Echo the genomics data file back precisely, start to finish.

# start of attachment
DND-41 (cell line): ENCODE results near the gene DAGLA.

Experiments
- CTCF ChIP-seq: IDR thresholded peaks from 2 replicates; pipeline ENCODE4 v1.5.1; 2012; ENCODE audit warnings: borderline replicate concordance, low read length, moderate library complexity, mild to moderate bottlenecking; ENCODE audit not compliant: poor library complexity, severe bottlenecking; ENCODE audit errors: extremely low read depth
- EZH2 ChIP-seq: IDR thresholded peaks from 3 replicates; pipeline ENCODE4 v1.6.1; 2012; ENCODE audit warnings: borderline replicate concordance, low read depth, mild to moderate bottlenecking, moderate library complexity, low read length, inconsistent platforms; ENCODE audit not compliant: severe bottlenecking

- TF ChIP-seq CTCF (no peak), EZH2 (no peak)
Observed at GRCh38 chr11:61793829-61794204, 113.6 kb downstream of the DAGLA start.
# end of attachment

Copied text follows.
DND-41 (cell line): ENCODE results near the gene DAGLA.

Experiments
- CTCF ChIP-seq: IDR thresholded peaks from 2 replicates; pipeline ENCODE4 v1.5.1; 2012; ENCODE audit warnings: borderline replicate concordance, low read length, moderate library complexity, mild to moderate bottlenecking; ENCODE audit not compliant: poor library complexity, severe bottlenecking; ENCODE audit errors: extremely low read depth
- EZH2 ChIP-seq: IDR thresholded peaks from 3 replicates; pipeline ENCODE4 v1.6.1; 2012; ENCODE audit warnings: borderline replicate concordance, low read depth, mild to moderate bottlenecking, moderate library complexity, low read length, inconsistent platforms; ENCODE audit not compliant: severe bottlenecking

- TF ChIP-seq CTCF (no peak), EZH2 (no peak)
Observed at GRCh38 chr11:61793829-61794204, 113.6 kb downstream of the DAGLA start.